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4 December 2017

No, the Irish border is not the “last” part of Brexit to be sorted

EU citizens are still in limbo. 

By Pauline Bock

The Brexit negotiations: what a mess, eh? At least we’ve narrowed it down to one problem: the Irish border. Once that’s done, we can move to trade talks and make Britain great again!

You would be forgiven for assuming the two other questions the EU wanted solved before moving to trade in the Brexit negotiations – money and citizens’ rights – are a done deal and will not be discussed again. After all, the Irish question is now occupying all Brexit coverage and presented by the British government as the “last” (although extremely tricky and complex) step before moving on to phase two.

But you’d be wrong: the €50bn figure for the bill has yet to be voted on, and there has been no breakthrough regarding citizens’ rights. The government’s “settled status” proposal has not met several of the EU demands and EU citizens in the UK consider it too little, too late. But on 25 October, the government announced that a deal on citizens’ rights was within “touching distance”. So everyone assumed it was true, and just stopped talking about it.

But “touching distance” doesn’t actually mean “done deal” and what the British government was trying to say was more “still quite far away”. A House of Commons report on the progress of the UK’s negotiations on EU withdrawal has warned that a deal on EU citizens rights has yet to be reached and that “any agreement reached on their rights should be ring-fenced and preserved in the event of failing to reach an overall agreement”.

So it’s not like the government isn’t aware of the problem, right? It’s not like citizens’ rights groups haven’t flagged several times the many questions left unanswered or haven’t even advised on a better legal proposition

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Although campaigning groups like the3million (representing the rights of EU citizens in the UK) and British in Europe (representing Brits in the EU) acknowledge that some progress has been made, they worry about that the 4.5 million people they represent will “not be to carry on with their lives as normal if the European Commission decides that ‘sufficient progress’ has been made on citizens’ rights”. The European Council gets to determine whether “sufficient progress” has been made to move to the next phase of Brexit talks on 14 and 15 December 2017.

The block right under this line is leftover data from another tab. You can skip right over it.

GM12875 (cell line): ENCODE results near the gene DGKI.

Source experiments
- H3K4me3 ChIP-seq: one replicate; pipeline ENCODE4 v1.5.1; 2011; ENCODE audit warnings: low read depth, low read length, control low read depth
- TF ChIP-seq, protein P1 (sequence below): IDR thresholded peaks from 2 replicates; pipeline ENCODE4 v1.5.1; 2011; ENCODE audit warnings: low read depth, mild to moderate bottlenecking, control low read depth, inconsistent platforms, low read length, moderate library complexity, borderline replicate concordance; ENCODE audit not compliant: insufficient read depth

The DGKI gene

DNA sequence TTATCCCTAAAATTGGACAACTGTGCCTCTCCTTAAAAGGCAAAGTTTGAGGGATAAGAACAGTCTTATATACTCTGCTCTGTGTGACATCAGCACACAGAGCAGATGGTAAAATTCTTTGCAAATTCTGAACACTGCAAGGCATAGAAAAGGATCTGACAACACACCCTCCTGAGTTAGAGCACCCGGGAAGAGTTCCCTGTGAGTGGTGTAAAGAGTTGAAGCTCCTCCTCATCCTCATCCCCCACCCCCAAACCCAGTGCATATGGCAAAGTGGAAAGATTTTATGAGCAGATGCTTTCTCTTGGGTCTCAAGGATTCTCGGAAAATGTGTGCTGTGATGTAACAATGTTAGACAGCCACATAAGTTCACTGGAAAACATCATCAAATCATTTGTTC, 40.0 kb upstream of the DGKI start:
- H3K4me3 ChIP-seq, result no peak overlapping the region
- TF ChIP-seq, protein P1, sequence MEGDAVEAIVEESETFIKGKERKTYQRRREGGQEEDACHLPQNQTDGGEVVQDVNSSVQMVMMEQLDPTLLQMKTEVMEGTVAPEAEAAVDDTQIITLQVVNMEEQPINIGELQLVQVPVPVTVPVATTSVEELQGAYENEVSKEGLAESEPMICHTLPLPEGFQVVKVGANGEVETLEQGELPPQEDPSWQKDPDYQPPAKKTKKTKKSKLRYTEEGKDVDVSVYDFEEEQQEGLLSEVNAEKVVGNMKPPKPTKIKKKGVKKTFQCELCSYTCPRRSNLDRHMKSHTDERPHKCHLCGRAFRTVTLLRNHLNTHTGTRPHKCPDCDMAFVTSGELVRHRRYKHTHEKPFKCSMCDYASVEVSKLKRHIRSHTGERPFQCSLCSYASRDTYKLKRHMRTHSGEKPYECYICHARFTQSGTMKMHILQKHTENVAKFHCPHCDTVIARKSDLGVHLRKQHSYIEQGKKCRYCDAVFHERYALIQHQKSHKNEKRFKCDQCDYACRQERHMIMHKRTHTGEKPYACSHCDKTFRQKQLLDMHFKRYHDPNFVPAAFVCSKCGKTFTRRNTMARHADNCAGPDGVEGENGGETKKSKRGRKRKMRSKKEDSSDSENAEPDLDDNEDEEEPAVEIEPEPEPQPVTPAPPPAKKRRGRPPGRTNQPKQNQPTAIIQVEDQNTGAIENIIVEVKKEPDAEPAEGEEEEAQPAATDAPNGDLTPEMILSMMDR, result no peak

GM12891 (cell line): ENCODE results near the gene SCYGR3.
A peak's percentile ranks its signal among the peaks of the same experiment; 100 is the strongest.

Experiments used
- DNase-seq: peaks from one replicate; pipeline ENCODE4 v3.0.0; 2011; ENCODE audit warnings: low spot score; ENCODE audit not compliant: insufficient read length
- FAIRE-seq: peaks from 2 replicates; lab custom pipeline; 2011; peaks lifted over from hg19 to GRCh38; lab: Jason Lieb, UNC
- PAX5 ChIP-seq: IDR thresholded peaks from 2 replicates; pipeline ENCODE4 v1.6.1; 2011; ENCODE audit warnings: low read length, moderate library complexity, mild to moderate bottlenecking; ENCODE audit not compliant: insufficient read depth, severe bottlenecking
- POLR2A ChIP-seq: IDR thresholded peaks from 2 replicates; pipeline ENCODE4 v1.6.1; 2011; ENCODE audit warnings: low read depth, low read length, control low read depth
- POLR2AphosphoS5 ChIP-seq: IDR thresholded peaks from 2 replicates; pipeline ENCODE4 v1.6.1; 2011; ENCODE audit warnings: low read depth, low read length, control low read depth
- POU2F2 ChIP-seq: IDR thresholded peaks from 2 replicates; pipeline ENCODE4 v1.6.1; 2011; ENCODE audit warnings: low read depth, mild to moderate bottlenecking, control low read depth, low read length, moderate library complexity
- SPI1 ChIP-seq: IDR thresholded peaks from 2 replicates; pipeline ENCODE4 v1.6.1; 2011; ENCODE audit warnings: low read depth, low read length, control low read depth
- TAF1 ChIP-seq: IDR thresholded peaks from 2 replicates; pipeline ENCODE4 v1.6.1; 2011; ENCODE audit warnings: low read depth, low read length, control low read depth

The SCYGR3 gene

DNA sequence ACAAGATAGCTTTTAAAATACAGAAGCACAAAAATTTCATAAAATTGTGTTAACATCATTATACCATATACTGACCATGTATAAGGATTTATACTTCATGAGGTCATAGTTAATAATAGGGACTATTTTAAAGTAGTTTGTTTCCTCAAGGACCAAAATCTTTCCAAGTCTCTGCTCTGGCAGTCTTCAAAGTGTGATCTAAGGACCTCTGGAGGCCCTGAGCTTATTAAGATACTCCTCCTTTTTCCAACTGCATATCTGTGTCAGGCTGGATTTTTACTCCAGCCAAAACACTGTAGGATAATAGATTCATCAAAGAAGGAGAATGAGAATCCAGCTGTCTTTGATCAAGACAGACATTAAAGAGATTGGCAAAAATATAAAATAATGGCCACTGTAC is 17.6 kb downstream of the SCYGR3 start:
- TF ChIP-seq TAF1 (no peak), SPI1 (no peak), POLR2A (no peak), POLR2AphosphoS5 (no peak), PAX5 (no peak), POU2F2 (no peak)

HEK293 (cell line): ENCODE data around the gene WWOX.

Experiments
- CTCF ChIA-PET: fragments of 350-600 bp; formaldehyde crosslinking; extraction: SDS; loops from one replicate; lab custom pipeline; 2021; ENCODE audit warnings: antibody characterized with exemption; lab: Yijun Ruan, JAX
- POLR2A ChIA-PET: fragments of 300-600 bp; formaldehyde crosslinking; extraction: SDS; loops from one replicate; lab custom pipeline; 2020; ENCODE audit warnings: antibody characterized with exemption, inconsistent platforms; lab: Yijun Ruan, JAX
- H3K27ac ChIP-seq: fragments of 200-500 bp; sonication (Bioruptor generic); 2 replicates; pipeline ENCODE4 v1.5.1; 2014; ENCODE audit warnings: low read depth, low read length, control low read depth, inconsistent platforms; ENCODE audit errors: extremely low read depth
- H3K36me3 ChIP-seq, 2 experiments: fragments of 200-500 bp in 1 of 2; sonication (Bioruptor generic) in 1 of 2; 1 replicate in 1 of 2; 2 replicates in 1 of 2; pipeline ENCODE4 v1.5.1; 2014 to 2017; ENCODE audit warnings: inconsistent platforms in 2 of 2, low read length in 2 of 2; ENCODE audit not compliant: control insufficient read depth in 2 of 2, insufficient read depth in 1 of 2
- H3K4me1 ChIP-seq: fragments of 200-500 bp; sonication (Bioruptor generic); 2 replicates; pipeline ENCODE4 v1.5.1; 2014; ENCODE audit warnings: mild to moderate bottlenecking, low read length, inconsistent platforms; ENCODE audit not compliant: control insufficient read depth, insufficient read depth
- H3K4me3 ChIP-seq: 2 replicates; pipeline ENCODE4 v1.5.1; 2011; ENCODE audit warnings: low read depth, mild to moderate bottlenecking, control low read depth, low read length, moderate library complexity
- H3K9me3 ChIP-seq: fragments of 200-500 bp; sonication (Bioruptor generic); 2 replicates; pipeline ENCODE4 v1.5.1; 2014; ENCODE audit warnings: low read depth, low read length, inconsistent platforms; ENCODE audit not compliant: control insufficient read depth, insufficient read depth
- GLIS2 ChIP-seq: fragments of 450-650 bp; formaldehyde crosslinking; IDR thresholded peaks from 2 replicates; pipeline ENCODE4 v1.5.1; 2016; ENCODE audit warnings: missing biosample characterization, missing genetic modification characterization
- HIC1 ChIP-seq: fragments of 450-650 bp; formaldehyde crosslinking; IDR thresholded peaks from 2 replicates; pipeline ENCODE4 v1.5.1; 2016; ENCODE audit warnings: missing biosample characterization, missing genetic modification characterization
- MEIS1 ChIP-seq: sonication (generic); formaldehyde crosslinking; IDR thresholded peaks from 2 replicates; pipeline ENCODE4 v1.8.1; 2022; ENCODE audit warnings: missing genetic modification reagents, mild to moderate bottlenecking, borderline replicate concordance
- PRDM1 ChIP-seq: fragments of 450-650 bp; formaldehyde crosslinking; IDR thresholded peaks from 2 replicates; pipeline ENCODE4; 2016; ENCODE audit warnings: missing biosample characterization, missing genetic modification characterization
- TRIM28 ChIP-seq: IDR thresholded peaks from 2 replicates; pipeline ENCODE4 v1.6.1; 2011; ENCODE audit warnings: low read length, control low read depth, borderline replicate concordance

For Maike Bohn from the3million, “sufficient progress” would mean for the UK government reconsidering its “settled status” proposal, which the3million says the government currently presents as a “fait accompli”. Instead, Bohn argues, the government should engage with the group on an alternative. “As long as we see a serious risk of administrative errors [in registering EU nationals in the UK] and hostile environment, we don’t think there’s been sufficient progress made in talks,” she told the New Statesman. “There are too many unknowns in the UK’s technical note. Sufficient progress can’t be agreed if still there is a possibility of people being deported or families being torn apart.” If the UK doesn’t move closer to the3million’s suggestion, her organisation believes registering three million people over two years could be “a catastrophe” in administrative terms alone. “We’re worried there could be an agreement, that they could decide to pass through our criticism,” said the3million’s Nicholas Hutton.

The EU will have the final vote on whatever deal is reached – and that gives campaigners a tiny hope. “The European parliament is definitely listening to us,” Hutton said. They are indeed: the European Parliament’s representative in the Brexit process Guy Verhofstadt has warned that the European Parliament “expects more on citizens’ rights”. After progress was announced today on the Irish border question, he tweeted: “EU citizens in the UK should not have to go through an unclear, costly and burdensome procedure. Their rights must be guaranteed. They came to the UK in good faith and must be treated with the respect they deserve.”

With Theresa May conceding on the question of the Irish border, it is now possible that the EU agrees to move past the first phase of Brexit talks. Citizens rights’ campaigners worry that they may be forgotten in the enormous amount of trade negotiations to come.

Even “sufficient progress” before the fast-approaching December deadline would not guarantee a final deal to be reached in time for March 2019. In case of the deal collapsing for an external reason – trade talks, the Irish border, May’s government disintegrating if the Democratic Unionist Party walks – or of no deal at all, citizens’ rights after Brexit may be compromised. Campaigning groups call for these rights to be “agreed and ring-fenced so that they are protected in the event of a no deal scenario”.

Once Theresa May has solved the Brexit contradiction of working with the DUP while trying to negotiate a border in the Irish sea, she may want to remember she still needs to cover the “touching distance” on citizens’ rights. Which she could have guaranteed, to save herself some trouble, more than 16 months ago.

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